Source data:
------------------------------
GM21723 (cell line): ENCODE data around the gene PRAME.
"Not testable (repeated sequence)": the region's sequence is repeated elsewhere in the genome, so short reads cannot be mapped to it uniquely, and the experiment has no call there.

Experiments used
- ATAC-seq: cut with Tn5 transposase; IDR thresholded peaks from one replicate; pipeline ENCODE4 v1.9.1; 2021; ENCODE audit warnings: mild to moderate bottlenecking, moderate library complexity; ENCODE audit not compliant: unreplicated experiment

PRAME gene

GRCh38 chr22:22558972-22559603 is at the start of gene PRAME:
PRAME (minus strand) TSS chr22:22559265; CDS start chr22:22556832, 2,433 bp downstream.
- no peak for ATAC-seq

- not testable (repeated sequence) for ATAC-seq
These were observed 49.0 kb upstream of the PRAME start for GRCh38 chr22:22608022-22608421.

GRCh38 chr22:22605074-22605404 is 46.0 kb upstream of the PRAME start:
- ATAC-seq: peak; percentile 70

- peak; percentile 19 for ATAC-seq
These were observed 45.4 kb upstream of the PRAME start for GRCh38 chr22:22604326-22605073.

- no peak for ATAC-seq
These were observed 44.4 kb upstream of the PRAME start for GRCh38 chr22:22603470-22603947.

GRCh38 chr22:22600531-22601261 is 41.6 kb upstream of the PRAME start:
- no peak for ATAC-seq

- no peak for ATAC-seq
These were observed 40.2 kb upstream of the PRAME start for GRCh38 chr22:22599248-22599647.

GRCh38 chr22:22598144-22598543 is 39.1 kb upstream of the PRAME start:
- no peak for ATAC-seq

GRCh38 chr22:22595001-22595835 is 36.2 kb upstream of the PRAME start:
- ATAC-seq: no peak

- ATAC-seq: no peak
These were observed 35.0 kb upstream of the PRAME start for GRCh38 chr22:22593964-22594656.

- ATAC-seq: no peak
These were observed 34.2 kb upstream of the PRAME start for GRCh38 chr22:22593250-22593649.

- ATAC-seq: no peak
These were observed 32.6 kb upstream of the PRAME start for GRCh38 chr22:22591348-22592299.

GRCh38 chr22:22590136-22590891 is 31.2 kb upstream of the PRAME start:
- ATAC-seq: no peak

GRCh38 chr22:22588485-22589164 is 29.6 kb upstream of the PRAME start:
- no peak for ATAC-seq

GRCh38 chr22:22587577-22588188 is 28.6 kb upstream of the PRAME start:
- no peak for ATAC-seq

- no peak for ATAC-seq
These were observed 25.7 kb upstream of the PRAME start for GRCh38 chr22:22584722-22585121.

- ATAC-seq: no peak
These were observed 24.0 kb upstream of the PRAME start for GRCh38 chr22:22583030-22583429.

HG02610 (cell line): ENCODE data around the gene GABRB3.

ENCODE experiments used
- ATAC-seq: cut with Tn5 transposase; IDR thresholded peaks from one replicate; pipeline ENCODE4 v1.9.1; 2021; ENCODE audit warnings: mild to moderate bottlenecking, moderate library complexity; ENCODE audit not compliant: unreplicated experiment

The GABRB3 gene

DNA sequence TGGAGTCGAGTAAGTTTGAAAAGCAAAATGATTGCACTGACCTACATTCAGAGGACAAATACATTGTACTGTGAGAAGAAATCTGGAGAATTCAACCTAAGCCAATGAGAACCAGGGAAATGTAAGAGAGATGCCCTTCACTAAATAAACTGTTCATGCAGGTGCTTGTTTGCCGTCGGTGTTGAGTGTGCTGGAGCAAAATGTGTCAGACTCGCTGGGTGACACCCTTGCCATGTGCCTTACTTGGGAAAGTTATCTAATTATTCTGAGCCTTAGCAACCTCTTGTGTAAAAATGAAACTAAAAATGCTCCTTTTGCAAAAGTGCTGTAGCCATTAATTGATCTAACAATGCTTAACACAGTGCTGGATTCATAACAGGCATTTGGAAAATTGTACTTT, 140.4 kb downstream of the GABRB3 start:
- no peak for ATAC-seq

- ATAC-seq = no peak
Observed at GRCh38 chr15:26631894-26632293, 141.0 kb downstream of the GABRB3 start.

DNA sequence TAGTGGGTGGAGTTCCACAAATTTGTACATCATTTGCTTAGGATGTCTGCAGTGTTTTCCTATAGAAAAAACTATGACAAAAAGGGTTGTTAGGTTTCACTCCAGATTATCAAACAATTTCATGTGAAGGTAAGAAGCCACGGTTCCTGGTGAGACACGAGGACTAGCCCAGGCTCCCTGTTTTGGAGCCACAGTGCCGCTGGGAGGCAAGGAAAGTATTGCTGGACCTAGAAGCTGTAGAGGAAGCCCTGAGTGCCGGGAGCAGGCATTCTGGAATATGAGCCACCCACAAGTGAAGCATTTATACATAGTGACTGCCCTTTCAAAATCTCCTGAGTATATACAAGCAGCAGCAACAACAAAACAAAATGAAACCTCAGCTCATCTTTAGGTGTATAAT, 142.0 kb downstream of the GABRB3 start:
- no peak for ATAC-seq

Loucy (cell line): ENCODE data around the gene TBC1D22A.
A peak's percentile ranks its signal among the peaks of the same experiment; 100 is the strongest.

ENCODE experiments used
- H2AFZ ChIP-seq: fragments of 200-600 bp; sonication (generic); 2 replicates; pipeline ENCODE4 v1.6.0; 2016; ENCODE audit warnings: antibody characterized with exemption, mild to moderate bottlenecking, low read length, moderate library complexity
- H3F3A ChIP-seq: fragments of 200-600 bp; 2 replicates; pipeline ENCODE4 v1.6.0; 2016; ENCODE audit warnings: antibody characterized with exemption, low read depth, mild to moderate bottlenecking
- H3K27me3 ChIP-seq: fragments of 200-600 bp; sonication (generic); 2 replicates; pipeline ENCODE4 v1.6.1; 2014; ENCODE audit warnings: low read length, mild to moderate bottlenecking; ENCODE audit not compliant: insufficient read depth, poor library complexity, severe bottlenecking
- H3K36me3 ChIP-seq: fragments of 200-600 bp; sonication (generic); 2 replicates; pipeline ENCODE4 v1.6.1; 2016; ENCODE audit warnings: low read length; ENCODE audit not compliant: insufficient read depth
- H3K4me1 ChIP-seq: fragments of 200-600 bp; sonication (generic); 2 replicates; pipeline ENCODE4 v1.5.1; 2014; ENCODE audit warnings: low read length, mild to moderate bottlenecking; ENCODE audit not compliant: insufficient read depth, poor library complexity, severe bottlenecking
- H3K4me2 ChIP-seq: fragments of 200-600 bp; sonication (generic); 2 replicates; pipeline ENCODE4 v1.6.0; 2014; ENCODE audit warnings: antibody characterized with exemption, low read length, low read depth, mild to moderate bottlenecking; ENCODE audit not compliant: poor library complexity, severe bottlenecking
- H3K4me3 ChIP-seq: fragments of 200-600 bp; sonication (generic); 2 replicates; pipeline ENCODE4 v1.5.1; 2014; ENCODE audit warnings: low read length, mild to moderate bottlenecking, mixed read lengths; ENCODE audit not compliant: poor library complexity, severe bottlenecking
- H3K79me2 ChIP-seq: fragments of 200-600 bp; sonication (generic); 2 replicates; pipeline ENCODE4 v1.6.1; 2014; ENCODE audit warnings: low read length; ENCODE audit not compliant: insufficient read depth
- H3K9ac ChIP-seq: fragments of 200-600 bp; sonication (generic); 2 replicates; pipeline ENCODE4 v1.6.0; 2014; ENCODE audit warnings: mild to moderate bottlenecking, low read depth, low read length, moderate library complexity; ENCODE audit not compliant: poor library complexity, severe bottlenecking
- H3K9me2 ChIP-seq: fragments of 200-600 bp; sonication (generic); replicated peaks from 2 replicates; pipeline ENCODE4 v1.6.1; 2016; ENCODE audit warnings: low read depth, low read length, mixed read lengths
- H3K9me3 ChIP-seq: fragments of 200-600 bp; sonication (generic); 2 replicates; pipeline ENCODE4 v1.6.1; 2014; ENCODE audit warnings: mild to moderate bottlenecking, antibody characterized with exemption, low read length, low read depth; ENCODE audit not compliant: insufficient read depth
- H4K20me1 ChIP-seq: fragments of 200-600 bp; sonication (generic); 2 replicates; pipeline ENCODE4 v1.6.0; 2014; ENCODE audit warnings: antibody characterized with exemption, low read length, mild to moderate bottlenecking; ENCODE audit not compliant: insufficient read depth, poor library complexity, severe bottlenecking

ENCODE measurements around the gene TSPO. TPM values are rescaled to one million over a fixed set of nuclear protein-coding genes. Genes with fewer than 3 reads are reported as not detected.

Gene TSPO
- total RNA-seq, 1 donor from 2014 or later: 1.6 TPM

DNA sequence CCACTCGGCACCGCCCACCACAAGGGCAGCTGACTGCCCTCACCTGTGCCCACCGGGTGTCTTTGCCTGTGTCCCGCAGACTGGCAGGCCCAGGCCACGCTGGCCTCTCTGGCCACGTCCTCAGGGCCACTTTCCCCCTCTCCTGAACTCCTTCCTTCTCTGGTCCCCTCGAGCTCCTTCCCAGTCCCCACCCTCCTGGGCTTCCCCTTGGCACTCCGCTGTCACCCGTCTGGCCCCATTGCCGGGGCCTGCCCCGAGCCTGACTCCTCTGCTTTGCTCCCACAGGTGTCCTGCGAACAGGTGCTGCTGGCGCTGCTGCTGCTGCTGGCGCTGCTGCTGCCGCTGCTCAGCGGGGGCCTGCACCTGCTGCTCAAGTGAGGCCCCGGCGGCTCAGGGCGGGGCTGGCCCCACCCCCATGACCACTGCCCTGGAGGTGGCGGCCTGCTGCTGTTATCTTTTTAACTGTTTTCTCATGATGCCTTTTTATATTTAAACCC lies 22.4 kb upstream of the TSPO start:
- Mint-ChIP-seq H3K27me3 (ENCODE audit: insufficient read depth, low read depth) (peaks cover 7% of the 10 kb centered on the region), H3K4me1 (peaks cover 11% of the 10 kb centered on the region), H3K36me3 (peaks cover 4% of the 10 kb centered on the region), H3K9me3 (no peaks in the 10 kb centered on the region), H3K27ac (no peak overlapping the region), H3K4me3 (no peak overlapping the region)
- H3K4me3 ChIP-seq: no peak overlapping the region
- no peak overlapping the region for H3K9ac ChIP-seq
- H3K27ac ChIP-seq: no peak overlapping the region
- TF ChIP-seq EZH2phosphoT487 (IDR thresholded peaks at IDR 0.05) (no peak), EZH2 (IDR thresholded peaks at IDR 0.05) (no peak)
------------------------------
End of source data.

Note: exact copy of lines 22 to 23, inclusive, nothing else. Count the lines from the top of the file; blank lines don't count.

- no peak for ATAC-seq

GRCh38 chr22:22595001-22595835 is 36.2 kb upstream of the PRAME start: